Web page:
Specifically towards CICs, this is considered in Chapter X of the TPG as a way to accurately delineate the actual transactions and allocation of risk to CICs. As there has been/is a perception that CICs may facilitate profit shifting based on intercompany agreements, CICs have been scrutinized worldwide for tax purposes. Now that there is industry specific guidance on how to approach this from a transfer pricing perspective, MNEs should be in the position to evidence that profits attributed to a CIC are supported not only by intercompany agreements but also by economic substance.

Substance test

In response to the requirements set in the OECD FHTP and the EU Code of Conduct, several jurisdictions have created different regulatory regimes with the common principle that any tax resident undertaking an activity in a relevant sector, including the insurance sector, must demonstrate compliance with certain substance tests.

Although there are subtle differences between the legislation in each jurisdiction, three main questions are commonly used to determine that an entity has economic substance in a given jurisdiction; it should:

  • Be directed and managed in the jurisdiction of tax residence;
  • Undertake core business income generating activities in the jurisdiction of tax residence; and
  • Have adequate people, premises and expenditure in the jurisdiction of tax residence.

MNEs should be aware of the above-mentioned general requirements and be able to provide robust support. Failure to satisfy these substantial activities requirements may result in other countries taking certain ‘defensive unilateral measures’ in response under a hypothetical tax audit, which could include denying deductions, imposing withholding taxes on payments to companies in such jurisdictions, or applying controlled foreign corporation rules to subsidiaries resident in such jurisdictions.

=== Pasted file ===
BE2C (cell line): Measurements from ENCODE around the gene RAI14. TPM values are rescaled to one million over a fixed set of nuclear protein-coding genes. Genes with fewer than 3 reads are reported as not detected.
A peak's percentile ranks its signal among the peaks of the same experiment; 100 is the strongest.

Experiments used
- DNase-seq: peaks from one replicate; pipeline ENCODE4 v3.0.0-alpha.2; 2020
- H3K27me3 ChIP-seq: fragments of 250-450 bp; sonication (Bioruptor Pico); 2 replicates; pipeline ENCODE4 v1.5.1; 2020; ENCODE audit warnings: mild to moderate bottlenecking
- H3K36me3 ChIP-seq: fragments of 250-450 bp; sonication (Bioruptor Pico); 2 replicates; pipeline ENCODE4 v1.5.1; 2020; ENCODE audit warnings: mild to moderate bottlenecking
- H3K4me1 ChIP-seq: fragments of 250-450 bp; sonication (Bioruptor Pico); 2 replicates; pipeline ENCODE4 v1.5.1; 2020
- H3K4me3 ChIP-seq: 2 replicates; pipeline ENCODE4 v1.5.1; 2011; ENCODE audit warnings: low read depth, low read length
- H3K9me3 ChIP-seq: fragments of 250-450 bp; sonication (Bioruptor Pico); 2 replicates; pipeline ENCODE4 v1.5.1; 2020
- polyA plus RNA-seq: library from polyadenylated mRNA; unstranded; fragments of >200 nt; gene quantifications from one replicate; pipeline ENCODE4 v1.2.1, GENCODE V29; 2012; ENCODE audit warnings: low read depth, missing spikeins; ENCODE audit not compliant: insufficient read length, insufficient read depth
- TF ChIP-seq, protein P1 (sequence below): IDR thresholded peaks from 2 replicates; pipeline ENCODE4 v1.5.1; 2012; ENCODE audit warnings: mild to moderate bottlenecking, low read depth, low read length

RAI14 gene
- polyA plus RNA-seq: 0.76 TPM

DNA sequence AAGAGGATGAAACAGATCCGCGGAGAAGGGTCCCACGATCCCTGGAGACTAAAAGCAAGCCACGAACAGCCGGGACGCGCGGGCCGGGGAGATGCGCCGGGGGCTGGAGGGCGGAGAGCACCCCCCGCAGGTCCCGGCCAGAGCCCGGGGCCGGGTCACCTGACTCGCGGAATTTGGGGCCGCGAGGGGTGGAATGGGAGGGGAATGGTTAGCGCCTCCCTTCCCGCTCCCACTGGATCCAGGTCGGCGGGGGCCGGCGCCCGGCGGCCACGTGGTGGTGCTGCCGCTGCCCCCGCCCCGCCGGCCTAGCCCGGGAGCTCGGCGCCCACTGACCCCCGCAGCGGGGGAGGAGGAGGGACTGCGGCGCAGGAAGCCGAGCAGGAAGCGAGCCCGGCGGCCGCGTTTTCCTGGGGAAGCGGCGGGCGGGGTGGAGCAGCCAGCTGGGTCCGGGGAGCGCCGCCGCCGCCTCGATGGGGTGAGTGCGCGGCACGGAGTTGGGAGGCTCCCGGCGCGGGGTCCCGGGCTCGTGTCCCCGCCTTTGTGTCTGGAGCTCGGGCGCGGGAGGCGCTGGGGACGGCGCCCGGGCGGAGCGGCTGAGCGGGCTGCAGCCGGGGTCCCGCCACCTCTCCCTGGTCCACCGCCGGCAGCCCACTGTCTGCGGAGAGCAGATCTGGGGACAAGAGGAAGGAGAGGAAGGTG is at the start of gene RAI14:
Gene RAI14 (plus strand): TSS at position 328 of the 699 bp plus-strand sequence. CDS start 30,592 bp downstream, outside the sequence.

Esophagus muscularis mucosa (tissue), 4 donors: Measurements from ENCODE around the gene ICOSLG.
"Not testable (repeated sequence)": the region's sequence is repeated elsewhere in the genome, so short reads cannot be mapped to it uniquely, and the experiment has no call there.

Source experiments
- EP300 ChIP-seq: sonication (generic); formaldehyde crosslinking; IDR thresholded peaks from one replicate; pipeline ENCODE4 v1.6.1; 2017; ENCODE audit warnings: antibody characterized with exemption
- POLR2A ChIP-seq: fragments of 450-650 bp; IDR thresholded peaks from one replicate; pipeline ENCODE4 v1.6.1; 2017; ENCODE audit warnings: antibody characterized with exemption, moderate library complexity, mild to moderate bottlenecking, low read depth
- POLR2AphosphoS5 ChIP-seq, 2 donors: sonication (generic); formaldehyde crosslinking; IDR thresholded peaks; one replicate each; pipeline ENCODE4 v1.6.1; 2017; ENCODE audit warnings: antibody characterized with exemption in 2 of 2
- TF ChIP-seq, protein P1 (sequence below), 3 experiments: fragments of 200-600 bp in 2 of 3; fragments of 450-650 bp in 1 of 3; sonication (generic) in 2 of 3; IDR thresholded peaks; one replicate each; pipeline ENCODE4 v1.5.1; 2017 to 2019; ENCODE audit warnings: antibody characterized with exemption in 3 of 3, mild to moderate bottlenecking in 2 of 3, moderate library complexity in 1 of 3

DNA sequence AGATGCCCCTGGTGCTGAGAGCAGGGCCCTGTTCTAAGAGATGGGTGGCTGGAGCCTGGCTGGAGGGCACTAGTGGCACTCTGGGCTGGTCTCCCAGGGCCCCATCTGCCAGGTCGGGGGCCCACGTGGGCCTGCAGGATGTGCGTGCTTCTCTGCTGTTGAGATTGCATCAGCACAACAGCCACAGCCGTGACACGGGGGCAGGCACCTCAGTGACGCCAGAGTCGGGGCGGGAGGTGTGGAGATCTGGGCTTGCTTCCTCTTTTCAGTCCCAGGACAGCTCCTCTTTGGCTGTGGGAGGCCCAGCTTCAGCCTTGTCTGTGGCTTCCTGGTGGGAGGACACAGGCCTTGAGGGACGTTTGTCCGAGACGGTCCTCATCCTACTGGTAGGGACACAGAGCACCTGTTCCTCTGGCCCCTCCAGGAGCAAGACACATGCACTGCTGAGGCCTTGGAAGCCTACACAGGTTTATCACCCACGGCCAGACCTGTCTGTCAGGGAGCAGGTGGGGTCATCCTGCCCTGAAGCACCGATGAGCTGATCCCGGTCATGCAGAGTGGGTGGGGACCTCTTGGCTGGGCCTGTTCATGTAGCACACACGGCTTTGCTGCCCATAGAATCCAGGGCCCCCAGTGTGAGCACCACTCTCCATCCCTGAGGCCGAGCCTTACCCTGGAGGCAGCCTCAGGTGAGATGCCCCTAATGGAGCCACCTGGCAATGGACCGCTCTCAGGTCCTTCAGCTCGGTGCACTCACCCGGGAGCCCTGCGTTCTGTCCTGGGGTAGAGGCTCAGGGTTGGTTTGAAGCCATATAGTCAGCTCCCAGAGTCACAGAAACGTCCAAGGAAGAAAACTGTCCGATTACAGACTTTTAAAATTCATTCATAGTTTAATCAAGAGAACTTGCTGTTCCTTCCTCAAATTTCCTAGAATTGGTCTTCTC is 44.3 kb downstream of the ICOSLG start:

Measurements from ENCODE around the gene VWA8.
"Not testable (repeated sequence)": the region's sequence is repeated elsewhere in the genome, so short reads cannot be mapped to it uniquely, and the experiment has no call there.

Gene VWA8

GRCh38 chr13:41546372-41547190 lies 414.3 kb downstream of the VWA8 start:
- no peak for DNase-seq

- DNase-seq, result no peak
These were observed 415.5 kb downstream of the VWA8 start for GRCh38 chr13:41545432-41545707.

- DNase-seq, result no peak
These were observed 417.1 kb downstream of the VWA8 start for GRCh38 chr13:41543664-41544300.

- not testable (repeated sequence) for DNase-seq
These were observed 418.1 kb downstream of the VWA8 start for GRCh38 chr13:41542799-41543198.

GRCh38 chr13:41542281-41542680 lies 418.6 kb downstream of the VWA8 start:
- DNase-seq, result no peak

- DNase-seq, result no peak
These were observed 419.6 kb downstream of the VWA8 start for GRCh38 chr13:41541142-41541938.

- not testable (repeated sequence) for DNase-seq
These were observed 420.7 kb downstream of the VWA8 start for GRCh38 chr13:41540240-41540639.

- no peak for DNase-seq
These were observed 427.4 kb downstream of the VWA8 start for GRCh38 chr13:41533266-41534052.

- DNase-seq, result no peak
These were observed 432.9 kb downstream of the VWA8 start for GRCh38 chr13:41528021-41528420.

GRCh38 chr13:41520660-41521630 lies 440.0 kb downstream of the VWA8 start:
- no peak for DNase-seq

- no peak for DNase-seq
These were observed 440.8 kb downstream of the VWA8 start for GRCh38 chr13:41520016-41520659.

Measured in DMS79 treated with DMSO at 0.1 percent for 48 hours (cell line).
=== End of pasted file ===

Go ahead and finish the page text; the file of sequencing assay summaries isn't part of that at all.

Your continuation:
Chapter X of the TPG - Captive Insurance Companies

Following this trend, Section E of Chapter X of the TPG provides transfer pricing guidance for the insurance industry on the accurate delineation of CICs and the pricing of controlled transactions.

But, what does accurate delineation mean? At first sight, the concept seems simple: the accurate delineation of a transaction is about assessing how the actual behavior of the parties to a transaction stacks ups against what is provided in written agreements. But in practice, accurate delineation requires in-depth analysis of the facts and circumstances surrounding the CIC business (functions performed, risks borne and assets used by all parties involved) and whether such is consistent with truly operating an insurance business.

To this end, the OECD has referred to substance requirements when analyzing the accurate delineation of CICs through two main indicators to be considered to assess an insurance business as independent and genuine: control over risk and financial capacity.